Four in 10 Hoosiers who lost a job in the first two months of the pandemic had a post-secondary degree. But one of Indiana’s primary retraining programs—Next Level Jobs—is aimed at people without one.
So Gov. Eric Holcomb’s administration has temporarily expanded the program using federal coronavirus-relief money to help more Hoosiers gain the skills they need to switch careers if necessary.
The upshot is that, through the end of the year, Hoosiers with an associate’s or bachelor’s degree can also receive free training in high-growth, in-demand jobs. In addition, the state has expanded the money companies can receive to train workers.
The expansions come after months of high unemployment in Indiana and across the United States, as the pandemic shuttered businesses and reduced operations.
In mid-March, unemployment in Indiana peaked at an unprecedented 146,000 initial claims in a one-week period. Since then, claims have slowed, but the number of unemployed people remains substantially higher than before the pandemic.
More than 10,500 people filed initial unemployment claims for the week ended Aug. 8, the most recent data available. Just before the pandemic, the state was seeing fewer than 3,000 claims per week.
Next Level Jobs is a two-prong program that launched in 2017 as part of the governor’s Next Level Indiana agenda.
It has two parts: the Workforce Ready Grant, which pays for Hoosiers to earn a high-value certificate in one of Indiana’s high-growth job fields, and the Employer Training Grant, which reimburses employers for training their employees and retaining them.
Since launching, more than 14,000 Hoosiers with no degree beyond high school have earned certificates through the Workforce Ready Grant, and more than 900 employers have skilled up their employees using the Employer Training Grant. Individuals who have taken advantage of the program see a median annual wage gain of $6,400, state officials say.
Because the program benefits both employees and employers, the state overall sees a strengthened economy, said Teresa Lubbers, commissioner of the Indiana Commission for Higher Education.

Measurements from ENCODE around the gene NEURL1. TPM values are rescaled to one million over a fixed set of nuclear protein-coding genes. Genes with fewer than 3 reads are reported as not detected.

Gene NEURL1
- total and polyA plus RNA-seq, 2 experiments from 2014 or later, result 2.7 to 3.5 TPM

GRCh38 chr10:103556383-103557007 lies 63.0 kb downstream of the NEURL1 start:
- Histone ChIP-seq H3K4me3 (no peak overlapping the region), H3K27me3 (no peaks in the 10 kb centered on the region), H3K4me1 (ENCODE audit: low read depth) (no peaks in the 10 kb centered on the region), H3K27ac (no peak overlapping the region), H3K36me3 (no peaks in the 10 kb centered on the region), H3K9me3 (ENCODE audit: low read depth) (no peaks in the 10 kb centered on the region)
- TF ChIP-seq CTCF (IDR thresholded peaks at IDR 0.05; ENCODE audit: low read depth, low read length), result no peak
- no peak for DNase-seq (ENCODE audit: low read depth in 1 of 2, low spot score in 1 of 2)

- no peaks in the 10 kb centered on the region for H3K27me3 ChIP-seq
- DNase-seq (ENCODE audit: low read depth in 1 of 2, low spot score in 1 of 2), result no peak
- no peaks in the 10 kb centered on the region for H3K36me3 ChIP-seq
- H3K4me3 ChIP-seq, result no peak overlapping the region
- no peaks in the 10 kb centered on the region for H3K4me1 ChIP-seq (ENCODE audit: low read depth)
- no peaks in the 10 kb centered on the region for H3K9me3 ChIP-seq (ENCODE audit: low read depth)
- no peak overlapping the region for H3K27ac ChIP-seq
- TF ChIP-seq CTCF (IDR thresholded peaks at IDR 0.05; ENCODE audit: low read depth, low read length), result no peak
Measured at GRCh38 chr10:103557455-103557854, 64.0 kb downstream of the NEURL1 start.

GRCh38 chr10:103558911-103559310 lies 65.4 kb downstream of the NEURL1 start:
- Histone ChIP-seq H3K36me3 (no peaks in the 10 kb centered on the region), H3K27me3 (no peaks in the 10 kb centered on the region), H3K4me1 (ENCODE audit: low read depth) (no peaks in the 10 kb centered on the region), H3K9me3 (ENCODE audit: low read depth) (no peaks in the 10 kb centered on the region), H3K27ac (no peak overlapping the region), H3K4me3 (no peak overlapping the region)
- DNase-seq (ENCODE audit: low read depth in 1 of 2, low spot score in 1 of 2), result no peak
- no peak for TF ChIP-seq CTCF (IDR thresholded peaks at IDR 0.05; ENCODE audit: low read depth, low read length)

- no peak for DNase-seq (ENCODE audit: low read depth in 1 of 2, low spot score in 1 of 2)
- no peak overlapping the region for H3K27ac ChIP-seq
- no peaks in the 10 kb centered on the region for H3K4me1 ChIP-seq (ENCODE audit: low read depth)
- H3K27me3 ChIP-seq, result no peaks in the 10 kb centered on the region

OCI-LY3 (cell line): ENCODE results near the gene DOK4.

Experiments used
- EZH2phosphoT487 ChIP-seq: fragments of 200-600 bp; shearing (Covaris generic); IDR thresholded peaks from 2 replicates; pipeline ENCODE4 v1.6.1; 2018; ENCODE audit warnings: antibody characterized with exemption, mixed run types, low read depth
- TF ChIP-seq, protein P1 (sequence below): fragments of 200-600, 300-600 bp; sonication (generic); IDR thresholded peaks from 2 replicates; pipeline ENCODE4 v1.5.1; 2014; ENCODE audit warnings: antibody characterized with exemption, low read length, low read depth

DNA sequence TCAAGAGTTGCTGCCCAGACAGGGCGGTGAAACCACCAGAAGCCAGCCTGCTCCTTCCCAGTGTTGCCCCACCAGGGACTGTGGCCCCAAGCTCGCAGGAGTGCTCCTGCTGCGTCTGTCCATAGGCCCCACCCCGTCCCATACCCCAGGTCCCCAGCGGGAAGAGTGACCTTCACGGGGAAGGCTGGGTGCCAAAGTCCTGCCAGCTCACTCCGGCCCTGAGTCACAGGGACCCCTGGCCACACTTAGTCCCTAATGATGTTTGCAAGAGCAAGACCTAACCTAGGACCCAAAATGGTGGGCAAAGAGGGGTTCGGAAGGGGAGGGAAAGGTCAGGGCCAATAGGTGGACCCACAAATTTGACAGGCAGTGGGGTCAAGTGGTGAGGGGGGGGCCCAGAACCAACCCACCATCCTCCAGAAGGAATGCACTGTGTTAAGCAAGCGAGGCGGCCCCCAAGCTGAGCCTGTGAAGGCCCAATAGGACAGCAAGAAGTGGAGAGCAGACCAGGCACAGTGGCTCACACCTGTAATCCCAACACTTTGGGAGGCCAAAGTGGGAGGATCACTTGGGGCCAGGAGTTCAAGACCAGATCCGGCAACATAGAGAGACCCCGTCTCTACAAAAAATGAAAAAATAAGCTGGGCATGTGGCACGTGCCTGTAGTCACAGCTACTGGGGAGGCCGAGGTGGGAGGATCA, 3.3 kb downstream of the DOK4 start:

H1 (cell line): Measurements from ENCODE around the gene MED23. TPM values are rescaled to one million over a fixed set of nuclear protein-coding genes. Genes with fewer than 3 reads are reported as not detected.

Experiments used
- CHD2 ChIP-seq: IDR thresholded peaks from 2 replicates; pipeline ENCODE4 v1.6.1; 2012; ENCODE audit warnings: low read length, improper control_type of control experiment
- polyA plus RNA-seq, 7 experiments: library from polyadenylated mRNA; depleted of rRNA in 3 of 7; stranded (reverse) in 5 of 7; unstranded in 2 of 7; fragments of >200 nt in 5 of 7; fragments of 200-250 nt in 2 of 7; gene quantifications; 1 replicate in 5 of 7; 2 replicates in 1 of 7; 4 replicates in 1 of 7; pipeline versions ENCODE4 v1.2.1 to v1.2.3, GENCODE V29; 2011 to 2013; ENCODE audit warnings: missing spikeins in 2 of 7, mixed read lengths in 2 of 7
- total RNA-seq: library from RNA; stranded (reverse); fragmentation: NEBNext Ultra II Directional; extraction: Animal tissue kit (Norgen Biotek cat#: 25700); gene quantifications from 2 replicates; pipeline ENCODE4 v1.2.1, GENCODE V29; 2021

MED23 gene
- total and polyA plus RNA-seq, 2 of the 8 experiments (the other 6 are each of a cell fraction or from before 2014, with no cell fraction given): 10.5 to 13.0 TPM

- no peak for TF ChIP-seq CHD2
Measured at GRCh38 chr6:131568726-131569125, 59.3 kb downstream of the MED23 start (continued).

Besides expanding the Workforce Ready Grant to include Hoosiers who have up to a bachelor’s degree, the Holcomb administration has added 50 eligible certificates, including certified nursing assistant, commercial driver’s license and phlebotomy.
Additionally, the funding available per individual has increased from $5,500 to $10,000, to cover high-quality programs that cost more than $5,500.
The Employer Training Grant Program has also been expanded. The maximum amount available to an employer has increased from $50,000 to $100,000, and $5 million will be allocated specifically for minority-, women- and veteran-owned businesses.
The expansion is funded by $40 million of the state’s federal Coronavirus Aid, Relief and Economic Security Act funds and runs through December.
Chris Lowery, senior vice president at Ivy Tech Community College, said that, even before COVID-19, some 50,000 Hoosiers were expected to need extra skills training. With historic unemployment now, that figure is no doubt much higher.
“Gosh, the fluctuations of just the jobs that were lost, and then the upswing in some of them, the data is just breathtaking,” he said. “I’ve been in or around workforce and education in different ways for almost 35 years. … I have never seen anything move so quickly from a workforce and economic standpoint.”
Lubbers said that, even though the people “most traumatized” by the pandemic are those with lower levels of education, “we do know that we saw a higher number of people who had an associate degree or even a bachelor’s degree who were working in hospitality … and in small businesses that were shut.”